There are also devices designed specifically for terrace cleaning. But then that would mean you’d have another device sitting around at home. It’s smarter to upgrade one you already have with the right attachments so it’s multi-purpose.

Similarly, you can get designated brush attachments for the car. These let you tackle dirt even when using less pressure – although it will involve more manual labour. This brush component also reportedly does a good job on big windows, shutters and garden furniture.

2. Make sure you’ve got the right pressure and distance

Pressure is just one factor that plays a part in effective cleaning. What’s at least just as important is your distance from the object you’re cleaning. You can go on your intuition and experience when working out the correct spraying distance. But as a rule of thumb, you’re close enough when the dirt comes loose and you have good control over the spray and its direction. Kärcher recommends a distance of 12 to 40 cm. Incidentally, you don’t want to get too close to your car tyres. Tyre manufacturer Continental, for instance, advises you to be at least 30 cm away so as not to damage the rubber.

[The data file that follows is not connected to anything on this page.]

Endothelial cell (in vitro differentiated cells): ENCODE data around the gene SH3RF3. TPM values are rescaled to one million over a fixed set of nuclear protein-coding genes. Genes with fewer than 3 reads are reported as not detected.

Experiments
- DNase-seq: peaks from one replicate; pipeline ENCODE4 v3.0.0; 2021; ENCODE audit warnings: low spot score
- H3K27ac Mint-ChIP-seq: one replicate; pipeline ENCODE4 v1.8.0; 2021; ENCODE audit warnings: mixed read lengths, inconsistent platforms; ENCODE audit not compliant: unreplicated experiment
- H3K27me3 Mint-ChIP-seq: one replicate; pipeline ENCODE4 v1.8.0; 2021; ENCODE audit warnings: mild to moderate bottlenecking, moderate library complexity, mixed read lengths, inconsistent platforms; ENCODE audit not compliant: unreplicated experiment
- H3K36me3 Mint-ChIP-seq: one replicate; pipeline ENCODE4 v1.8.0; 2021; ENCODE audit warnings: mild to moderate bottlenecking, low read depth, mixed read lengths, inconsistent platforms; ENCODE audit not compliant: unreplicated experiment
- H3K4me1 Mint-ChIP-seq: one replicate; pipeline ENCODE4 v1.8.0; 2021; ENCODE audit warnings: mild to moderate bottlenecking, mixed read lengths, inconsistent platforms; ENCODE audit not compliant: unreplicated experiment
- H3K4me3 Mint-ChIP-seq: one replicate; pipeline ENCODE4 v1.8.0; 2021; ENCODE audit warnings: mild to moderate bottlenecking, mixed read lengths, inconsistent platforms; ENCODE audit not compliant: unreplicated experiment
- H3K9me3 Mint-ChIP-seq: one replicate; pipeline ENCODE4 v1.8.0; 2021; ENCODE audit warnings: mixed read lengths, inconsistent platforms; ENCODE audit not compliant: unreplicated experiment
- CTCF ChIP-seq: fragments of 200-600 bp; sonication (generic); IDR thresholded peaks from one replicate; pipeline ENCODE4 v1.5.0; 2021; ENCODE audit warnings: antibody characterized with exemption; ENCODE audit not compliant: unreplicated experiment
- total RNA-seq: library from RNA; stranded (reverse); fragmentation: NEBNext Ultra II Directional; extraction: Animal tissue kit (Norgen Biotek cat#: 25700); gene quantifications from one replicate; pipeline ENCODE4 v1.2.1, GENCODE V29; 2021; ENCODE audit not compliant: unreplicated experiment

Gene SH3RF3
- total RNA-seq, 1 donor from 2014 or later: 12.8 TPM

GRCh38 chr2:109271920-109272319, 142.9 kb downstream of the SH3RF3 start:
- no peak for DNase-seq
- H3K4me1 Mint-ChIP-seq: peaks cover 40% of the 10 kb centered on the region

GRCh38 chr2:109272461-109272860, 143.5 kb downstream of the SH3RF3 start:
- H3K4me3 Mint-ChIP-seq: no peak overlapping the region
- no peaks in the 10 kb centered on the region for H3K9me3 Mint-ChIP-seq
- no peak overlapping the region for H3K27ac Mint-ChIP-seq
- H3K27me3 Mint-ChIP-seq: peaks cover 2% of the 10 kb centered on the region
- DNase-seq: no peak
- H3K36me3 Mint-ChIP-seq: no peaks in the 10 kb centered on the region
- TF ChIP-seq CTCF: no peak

As for cleaning bikes, a small amount of pressure is enough – in fact, it’s essential if you don’t want to cause any damage. Rather than firing at it with a 100-bar, high-performance gun, you’ll want to work with at most 20 bar and stand further back. Bear in mind that pressure washers are a no-no with e-bikes. (site in German). Otherwise, you’d risk getting water in electronic components and the battery. So, you’re better off washing these by hand. And you can even get the right brush for this – obviously – that’s made specially for bikes.